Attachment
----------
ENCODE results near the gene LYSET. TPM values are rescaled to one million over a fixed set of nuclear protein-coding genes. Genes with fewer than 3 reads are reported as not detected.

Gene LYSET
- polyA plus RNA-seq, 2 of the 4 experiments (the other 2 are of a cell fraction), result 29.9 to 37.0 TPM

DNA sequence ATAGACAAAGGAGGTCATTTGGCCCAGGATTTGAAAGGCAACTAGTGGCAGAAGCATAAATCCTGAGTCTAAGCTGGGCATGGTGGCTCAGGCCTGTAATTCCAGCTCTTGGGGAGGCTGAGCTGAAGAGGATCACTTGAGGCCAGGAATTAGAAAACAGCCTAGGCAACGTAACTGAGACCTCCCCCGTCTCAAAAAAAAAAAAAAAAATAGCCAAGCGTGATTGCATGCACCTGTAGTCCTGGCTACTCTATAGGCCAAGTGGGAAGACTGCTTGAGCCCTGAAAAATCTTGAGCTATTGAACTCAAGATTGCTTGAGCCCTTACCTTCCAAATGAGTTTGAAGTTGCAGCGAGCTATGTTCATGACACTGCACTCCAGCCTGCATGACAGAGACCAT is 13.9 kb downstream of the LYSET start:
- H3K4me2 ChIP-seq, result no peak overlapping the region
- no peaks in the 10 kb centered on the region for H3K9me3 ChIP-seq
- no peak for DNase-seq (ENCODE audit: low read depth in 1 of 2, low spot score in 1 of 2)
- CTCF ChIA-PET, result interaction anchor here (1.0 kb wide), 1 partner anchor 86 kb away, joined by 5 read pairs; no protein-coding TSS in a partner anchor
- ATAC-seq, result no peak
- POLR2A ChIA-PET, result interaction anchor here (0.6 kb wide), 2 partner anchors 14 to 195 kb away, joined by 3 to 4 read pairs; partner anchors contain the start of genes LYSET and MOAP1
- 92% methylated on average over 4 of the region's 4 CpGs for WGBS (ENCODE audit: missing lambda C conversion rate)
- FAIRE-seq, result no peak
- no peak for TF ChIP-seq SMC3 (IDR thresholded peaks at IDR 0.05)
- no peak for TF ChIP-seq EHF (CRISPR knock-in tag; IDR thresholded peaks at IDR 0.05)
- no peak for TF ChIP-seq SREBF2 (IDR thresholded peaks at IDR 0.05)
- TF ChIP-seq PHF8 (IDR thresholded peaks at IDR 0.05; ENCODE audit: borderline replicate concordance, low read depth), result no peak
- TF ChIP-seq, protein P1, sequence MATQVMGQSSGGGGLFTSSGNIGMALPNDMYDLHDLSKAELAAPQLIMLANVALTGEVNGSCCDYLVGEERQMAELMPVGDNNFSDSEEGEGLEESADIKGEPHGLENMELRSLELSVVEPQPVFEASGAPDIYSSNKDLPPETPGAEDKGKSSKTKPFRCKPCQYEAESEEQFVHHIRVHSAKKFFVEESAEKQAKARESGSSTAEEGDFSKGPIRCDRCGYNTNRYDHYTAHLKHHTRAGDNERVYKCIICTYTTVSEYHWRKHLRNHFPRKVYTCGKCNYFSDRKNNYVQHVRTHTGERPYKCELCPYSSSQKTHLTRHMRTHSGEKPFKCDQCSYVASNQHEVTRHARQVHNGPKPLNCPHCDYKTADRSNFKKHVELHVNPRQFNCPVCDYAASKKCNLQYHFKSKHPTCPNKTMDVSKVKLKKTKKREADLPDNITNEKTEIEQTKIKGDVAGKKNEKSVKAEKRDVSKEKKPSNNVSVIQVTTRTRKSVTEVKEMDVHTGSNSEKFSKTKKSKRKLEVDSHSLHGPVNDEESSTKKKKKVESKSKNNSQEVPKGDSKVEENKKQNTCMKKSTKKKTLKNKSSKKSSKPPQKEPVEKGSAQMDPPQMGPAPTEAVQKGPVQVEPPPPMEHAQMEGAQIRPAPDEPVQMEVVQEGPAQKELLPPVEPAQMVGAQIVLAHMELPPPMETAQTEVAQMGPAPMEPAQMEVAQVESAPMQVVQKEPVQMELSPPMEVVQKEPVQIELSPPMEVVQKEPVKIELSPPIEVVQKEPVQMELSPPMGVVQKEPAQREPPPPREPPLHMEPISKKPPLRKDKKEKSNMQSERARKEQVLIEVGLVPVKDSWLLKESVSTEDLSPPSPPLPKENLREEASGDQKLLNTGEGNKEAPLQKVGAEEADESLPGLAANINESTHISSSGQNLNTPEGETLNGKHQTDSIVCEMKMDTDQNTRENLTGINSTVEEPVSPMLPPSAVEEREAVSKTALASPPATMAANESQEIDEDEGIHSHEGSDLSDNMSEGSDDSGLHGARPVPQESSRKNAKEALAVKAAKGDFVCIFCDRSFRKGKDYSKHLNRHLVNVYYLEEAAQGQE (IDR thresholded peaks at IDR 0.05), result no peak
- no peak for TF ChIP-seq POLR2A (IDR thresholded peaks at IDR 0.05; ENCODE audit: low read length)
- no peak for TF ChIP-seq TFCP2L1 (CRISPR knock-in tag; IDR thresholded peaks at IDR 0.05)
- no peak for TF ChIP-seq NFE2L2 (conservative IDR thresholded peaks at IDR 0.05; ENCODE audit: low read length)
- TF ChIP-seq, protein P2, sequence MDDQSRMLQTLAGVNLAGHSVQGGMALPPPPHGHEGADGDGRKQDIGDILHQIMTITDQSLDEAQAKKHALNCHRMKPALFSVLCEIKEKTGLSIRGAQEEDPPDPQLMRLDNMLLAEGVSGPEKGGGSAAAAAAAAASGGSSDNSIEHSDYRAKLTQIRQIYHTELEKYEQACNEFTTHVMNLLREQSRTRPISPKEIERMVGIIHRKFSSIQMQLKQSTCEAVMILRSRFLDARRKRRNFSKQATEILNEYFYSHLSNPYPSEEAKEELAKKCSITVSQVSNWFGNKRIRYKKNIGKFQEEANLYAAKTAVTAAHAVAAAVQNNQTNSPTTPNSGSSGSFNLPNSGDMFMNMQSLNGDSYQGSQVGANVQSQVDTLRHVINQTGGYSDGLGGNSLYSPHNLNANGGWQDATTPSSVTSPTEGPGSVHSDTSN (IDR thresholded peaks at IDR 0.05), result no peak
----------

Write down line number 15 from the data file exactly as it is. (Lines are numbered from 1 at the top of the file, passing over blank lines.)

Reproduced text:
- no peak for TF ChIP-seq SREBF2 (IDR thresholded peaks at IDR 0.05)